Understanding Phone Taxes and Other Service Charges

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What Are the Typical Phone Taxes and Charges?

Understanding Phone Taxes and Other Service Charges

The array of taxes and supplemental charges on your bill can be quite confusing. Here is a brief summary of each, and what it covers.

The Federal Excise Tax was challenged and no longer applies after September 2006. It was a tax levied on both local and long distance services by the federal government.

The FCC Subscriber Line Charge is a fee that reimburses local telephone companies for the right to use their networks to route long distance calls. This tax is called different things by different carriers, but is basically the same thing; a tax created by Congress in 1983 that amounts to typically $6/line.

The Local Number Portability Charge or LNP is a charge assessed through a law passed by Congress in 1996 to cover the costs carriers incur in upgrading their networks so that switching carriers doesn't mean switching phone numbers.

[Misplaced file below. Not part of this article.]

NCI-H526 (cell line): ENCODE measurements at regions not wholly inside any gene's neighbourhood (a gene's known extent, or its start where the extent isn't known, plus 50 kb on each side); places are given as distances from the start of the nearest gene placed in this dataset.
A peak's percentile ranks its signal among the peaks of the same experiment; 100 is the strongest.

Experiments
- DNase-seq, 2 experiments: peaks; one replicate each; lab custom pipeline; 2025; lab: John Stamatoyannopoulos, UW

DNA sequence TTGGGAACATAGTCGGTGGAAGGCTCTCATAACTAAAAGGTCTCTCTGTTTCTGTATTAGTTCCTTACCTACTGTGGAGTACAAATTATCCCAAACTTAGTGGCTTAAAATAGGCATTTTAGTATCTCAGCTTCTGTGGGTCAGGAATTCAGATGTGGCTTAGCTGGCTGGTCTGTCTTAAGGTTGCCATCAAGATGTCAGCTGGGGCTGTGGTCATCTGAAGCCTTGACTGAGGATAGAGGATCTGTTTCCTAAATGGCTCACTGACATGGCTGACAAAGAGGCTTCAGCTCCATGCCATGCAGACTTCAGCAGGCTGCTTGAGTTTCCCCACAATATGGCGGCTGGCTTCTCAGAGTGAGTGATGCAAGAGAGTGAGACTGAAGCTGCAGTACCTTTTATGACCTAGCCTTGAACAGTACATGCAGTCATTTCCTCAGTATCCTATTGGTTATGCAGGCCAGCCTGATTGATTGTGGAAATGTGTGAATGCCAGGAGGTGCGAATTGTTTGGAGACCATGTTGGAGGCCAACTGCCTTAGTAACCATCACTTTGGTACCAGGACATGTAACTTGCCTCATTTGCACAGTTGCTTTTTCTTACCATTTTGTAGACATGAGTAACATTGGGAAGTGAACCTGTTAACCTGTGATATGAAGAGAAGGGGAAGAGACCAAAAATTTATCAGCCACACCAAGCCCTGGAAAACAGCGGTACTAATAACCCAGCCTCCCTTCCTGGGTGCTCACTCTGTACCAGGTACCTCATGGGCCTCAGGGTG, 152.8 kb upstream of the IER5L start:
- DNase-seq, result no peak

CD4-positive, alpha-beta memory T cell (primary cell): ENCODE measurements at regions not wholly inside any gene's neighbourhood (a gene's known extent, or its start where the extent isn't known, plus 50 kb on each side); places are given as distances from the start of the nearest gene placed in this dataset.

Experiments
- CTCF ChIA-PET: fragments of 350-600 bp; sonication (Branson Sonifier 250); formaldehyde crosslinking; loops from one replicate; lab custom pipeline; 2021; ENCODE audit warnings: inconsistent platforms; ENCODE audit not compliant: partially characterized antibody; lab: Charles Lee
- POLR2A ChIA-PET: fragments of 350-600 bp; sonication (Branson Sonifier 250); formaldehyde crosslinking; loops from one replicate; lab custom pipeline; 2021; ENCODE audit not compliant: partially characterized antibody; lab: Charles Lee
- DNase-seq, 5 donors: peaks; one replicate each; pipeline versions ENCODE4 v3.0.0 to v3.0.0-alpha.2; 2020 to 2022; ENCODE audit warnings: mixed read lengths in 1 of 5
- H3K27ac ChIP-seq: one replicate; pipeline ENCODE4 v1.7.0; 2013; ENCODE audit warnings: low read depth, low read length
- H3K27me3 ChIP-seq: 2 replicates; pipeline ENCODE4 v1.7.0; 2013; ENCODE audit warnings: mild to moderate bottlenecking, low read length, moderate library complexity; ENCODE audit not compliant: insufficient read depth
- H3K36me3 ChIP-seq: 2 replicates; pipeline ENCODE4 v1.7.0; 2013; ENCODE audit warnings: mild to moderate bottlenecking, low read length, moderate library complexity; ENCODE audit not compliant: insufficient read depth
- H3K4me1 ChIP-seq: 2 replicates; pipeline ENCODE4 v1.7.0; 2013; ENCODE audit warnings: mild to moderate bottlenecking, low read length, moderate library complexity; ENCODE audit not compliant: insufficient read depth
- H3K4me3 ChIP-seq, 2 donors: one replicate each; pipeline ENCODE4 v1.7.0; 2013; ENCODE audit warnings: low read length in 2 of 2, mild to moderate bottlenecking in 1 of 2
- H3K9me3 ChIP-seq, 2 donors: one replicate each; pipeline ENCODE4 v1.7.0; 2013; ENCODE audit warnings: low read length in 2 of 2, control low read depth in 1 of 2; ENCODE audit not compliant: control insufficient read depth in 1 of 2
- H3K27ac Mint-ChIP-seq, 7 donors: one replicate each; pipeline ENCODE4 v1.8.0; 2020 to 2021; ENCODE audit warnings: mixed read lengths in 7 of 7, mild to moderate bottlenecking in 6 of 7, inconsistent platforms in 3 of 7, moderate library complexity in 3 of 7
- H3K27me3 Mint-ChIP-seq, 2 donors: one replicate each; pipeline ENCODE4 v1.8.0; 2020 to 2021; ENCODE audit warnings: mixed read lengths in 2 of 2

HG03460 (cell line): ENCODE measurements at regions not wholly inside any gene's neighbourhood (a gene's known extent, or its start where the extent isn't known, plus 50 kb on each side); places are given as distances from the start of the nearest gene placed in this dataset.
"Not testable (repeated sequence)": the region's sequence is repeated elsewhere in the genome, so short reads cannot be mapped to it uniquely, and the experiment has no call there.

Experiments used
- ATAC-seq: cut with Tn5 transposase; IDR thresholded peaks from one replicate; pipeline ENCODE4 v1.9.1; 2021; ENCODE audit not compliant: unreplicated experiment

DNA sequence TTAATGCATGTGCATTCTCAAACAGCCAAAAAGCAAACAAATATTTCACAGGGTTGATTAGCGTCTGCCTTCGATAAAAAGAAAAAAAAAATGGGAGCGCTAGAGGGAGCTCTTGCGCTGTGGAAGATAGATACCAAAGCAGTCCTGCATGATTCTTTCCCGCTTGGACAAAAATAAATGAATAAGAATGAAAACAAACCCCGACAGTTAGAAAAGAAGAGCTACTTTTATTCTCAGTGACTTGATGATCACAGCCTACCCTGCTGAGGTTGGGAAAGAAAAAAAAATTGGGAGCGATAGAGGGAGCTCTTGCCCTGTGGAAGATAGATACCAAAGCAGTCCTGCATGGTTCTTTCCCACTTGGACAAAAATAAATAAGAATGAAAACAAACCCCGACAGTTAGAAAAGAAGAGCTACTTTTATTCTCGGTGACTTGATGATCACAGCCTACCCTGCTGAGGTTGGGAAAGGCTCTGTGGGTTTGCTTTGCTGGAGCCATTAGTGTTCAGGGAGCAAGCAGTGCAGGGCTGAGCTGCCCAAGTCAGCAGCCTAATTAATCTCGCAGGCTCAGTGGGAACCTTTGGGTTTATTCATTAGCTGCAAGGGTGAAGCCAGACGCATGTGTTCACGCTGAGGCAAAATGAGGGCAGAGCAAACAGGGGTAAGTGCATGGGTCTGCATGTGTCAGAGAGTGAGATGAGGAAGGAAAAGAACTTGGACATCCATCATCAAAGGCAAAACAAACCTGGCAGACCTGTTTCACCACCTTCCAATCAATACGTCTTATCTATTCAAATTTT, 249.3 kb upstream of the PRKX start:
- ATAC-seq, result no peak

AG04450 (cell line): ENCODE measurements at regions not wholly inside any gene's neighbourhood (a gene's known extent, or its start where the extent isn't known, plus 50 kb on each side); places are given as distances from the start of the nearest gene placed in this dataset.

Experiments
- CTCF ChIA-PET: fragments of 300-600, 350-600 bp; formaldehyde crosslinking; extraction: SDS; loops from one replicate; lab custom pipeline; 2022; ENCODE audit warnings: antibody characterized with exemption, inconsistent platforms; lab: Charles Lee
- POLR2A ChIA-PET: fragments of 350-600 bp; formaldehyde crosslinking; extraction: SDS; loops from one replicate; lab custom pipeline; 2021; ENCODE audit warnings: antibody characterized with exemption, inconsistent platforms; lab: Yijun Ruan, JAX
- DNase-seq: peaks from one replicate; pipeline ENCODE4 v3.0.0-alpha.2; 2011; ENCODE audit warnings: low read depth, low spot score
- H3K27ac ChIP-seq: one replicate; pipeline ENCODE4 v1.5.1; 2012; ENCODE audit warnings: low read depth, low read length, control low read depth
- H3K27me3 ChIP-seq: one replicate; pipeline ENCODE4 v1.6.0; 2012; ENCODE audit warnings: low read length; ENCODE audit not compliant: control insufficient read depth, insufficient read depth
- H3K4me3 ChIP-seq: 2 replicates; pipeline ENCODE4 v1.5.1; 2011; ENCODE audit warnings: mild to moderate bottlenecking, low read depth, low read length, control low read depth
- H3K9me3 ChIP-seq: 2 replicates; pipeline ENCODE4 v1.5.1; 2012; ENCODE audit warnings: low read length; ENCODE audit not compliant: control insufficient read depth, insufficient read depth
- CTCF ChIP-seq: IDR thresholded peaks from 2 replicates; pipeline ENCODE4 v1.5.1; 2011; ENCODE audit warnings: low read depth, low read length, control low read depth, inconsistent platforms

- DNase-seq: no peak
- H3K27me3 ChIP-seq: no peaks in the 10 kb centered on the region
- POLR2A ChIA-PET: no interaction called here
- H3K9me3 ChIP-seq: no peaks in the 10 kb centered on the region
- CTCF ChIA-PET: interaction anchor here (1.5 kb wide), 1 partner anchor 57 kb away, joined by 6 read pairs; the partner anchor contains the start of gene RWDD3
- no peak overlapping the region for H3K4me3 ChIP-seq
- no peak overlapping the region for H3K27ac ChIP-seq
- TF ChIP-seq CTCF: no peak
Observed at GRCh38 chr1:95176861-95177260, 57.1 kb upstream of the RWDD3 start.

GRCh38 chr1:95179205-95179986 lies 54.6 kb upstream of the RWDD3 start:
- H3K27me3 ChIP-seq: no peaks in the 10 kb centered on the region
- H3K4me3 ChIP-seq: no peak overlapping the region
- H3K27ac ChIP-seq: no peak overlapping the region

911 Emergency Service Fee and Equalization Surcharge are both fees assessed to cover the costs of emergency phone services.

The Gross Receipts Tax Surcharge is a tax that goes to local governments, and is assessed differently in different areas of the country.

A PICC or Presubscribed Interexchange Carrier Charge is a fee that long distance carriers pay to local carriers for the use of their networks. This, by law, doesn't have to be passed on or shown to consumers, so it can appear in many different ways on your phone bill. This is also another great reason to stick with one provider for both long distance and local services.

The Universal Service Fund Charge is a charge assessed that subsidizes phone service for the poor and in rural areas. It also varies from location to location.

These are the main additional charges on a typical phone bill, but can vary slightly in different areas.



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